Boban's absence has been noticeable during Milan's pre-season matches, including defeats by Juventus, Real Madrid and Parma, and questions were again being asked - not least by the club's highly visible president, Silvio Berlusconi - about the efficiency of the trident, in which Weah, Bierhoff and Shevchenko are expected to form a blend. But after their 2-2 draw at Lecce in the opening league fixture a fortnight ago, Zaccheroni put the blame for the failure to win on the midfield quartet - hence the introduction yesterday of Serginho. But Perugia were unable to put the system to much of a test yesterday, even though the three-man home defence - "Billy" Costacurta, Roberto Ayala and Maldini, who recently suffered a broken toe and was playing on painkillers - looked less than impregnable.
The 46-year-old Zaccheroni, a small and cheerful man who arrived from Udinese last season to rescue the club from a four-year decline, had a brief disagreement with Galliani last week over the question of the club's priorities. "It's better to be champions of Europe than champions of Italy," the vice-president observed, appearing to suggest that the club would be putting a greater effort into the Champions' League campaign. The coach was quick to make his opinion plain. "We don't think of one as being more important than the other," Zaccheroni said. "We have to try and stay at the same level, whatever the competition."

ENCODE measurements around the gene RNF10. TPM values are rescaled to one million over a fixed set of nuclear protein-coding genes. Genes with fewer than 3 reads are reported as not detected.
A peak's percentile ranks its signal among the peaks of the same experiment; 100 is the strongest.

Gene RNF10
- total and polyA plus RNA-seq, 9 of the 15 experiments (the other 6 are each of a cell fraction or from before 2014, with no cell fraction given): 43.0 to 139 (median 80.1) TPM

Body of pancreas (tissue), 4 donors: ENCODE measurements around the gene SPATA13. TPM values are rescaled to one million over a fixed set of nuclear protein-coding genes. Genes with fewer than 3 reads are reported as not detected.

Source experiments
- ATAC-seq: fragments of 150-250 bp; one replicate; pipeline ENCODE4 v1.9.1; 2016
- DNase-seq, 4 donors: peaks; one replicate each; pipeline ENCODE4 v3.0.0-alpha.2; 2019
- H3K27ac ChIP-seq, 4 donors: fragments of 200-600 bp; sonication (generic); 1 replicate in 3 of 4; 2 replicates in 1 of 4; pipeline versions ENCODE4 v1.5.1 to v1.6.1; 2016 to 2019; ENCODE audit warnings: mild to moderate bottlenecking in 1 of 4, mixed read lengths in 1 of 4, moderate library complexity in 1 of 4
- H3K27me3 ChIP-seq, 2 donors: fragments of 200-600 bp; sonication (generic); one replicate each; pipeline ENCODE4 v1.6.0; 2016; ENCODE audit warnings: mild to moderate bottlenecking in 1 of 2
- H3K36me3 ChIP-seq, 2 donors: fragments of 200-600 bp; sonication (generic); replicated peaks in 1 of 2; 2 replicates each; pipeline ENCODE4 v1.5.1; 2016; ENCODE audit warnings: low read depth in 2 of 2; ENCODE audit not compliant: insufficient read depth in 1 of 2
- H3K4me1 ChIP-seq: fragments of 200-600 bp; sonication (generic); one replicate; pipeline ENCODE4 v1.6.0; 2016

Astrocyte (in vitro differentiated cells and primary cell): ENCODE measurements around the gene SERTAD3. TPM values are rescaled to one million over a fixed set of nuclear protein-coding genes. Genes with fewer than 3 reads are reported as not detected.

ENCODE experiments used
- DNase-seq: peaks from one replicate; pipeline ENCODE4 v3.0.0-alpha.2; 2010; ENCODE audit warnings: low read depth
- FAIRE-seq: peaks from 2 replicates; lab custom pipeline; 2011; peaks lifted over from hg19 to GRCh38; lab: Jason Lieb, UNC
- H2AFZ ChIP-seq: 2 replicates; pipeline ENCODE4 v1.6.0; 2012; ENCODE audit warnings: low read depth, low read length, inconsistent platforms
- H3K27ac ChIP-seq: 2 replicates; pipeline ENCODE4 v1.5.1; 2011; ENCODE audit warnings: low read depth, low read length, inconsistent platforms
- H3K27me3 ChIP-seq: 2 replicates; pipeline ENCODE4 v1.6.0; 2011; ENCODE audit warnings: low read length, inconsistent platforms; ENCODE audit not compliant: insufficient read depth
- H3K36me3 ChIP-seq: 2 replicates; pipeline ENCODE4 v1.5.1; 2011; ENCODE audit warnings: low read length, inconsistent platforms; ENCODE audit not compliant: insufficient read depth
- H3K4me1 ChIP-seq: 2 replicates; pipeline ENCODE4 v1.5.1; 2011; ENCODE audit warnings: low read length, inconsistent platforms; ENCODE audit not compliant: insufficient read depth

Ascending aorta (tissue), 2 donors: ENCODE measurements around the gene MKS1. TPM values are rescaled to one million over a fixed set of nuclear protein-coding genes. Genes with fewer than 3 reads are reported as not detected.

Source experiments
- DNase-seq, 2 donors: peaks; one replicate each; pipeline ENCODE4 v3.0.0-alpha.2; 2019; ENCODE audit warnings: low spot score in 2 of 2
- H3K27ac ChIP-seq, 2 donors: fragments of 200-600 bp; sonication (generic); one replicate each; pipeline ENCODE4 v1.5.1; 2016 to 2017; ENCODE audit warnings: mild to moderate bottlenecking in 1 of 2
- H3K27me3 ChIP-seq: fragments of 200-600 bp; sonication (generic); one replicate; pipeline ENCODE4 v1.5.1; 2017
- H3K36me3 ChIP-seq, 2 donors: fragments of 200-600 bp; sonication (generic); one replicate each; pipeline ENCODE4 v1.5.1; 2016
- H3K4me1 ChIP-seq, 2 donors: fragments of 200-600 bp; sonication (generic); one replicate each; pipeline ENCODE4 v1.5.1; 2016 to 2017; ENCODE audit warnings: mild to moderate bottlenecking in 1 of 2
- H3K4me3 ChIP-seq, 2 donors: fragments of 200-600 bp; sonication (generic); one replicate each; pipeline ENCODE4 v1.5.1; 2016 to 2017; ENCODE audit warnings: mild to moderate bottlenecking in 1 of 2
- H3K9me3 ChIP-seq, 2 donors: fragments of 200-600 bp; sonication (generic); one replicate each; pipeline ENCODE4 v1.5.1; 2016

Last season's championship, Milan's 16th, was achieved with a late run of seven consecutive victories which coincided with the sudden collapse of Lazio, who held a seven-point lead when Milan began their assault. "It was a pleasant surprise," Galliani said. "We weren't expecting it, but you can't predict these things in football."
In the eyes of most critics, Milan won the title without playing outstanding football. Even Zaccheroni agrees. When I asked the coach if the biggest difference between working at Udinese and working at Milan was the size of the squad, he replied: "No. The only difference between Milan and Udinese is that Udinese played better than Milan. It's difficult to get Milan to that level. We're talking about the tactical side, of course. At Milan I have players of high quality, with more experience. But they're less tactical. Udinese were very organised."
Milan were tactically organised enough to account for Perugia yesterday. But when Gianluca Vialli - who once turned down a move from Sampdoria to Milan because he would not be able to get up in the morning and see the sea - studies the videotape he will notice Milan's lack of sheer speed both fore and aft, the opportunities presented by Christian Abbiati's fallible clearance kicks, and the general impression of a team still sorting itself out. And he will fancy his chances.